Subsequent to determining the half-life of gfpm2+ mRNA to be low, the promoters of the cytokinetic gene, ftsZ, of M. tuberculosis (MtftsZ), the activities of which were determined earlier in the laboratory , were used for quantitating promoter activity based on the gfpm2+ mRNA levels and GFPm2+ protein fluorescence intensity. The promoter region, Q1-K1, encompasses five promoters (P1, P2, P3, P4, and P6), while K2-K1 carries two promoters (P1 and P2), of MtftsZ  (Fig. 1C). These promoter regions were cloned in pMN406 , in place of the constitutive promoter, Pimyc, as described . pMN406 and pMN406-∆Pimyc (devoid of Pimyc) were used as the positive control and negative control, respectively. The activity of Q1-K1, K2-K1, Pimyc, and of ∆Pimyc, were determined by quantitating the levels of gfpm2+ mRNA in the respective M. smegmatis mc2155 transformant, using real time PCR on gfpm2+ cDNA, as described . With the gfpm2+ mRNA levels expressed from Pimyc (positive control) taken to be 1, the levels of gfpm2+ mRNA, from Q1-K1 was marginally (1.1-fold) higher (Fig. 2A). Whereas, the levels of gfpm2+ mRNA from K2-K1 region were 2.5-fold less than that of the positive control and 2.75-fold less than that from Q1-K1 (Fig. 2A). pMN406-∆Pimyc showed negligible expression. In parallel, the fluorescence intensity of GFPm2+ protein was determined in the M. smegmatis transformants, using fluorescence spectrophotometry, as described . The fluorescence intensity of GFPm2+, expressed from Pimyc was 4.5 x 106 units (Fig. 2B), while that expressed from Q1-K1 accounted for 50% of the positive control. The level of expression from K2-K1 was 50% of the expression from Q1-K1 (Fig. 2B). ∆Pimyc showed basal level of fluorescence.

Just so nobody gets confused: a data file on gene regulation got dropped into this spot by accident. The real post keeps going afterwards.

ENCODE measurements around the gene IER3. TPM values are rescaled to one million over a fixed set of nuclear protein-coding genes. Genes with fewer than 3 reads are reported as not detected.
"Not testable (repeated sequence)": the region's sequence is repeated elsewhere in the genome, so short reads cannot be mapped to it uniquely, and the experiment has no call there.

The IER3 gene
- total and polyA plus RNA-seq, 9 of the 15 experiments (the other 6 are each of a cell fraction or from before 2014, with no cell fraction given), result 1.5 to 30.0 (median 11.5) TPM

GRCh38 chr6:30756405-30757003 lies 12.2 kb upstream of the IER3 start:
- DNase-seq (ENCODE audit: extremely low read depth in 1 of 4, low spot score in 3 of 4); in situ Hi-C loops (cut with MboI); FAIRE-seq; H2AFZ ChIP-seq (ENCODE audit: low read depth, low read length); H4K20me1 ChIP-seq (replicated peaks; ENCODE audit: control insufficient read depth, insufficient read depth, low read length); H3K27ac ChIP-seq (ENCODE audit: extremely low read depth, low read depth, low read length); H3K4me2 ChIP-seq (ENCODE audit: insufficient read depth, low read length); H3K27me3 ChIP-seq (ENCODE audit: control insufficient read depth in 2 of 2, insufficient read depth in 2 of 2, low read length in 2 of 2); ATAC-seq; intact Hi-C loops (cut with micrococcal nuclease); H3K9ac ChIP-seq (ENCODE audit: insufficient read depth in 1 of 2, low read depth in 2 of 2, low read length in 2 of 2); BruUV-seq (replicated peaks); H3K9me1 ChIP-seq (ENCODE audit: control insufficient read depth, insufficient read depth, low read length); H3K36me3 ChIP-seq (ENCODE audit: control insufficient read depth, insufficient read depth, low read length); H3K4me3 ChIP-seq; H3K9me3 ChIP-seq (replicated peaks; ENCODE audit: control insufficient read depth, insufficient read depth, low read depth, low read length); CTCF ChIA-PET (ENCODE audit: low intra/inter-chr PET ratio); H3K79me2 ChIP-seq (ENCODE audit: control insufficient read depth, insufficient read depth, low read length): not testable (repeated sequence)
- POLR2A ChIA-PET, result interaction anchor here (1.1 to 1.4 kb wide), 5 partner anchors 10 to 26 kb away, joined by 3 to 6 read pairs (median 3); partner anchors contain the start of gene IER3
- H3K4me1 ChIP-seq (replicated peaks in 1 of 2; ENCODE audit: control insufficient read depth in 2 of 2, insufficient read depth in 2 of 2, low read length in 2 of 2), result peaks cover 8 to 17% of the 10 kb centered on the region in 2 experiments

Fold activities of different promoter constructs, which were measured using fluorescence spectrophotometer and real time PCR from three independent biological triplicates, were used for statistical analysis. Promoter activities within a given method (i.e. fluorescence spectrophotometry or real time PCR) were compared and two-sided P-values were obtained by paired t-tests. In order to compare fluorescence intensity-based and real time PCR-based quantification, unpaired t-tests were applied to obtain two-sided P-values. Statistical analysis of the promoter activities obtained from gfpm2+ mRNA quantification showed significant difference between K2K1 and ΔPimyc (P value = 0.0108) (Fig. 2A). On the contrary, GFPm2+ fluorescence from K2K1 showed no significant difference from the negative control, ΔPimyc (P value = 0.1759) (Fig. 2B). Similarly, GFPm2+ fluorescence from Q1K1 showed only 0.4-0.5 fold activity (P value = 0.001), in comparison to the positive control, Pimyc (Fig. 2B). On the contrary, qPCR showed that promoter activities of Q1K1 and Pimyc were comparable (Fig. 2A), as reported earlier . Thus, for the determination of mycobacterial promoter activity, gfpm2+ mRNA quantification is accurate, statistically significant, and therefore reliable, as compared to GFPm2+ fluorescence intensity quantification, especially for regions of weak promoter activity, such as the K2-K1 region. The low half-life of gfpm2+ mRNA justifies the quantification of the mRNA levels for promoter activity.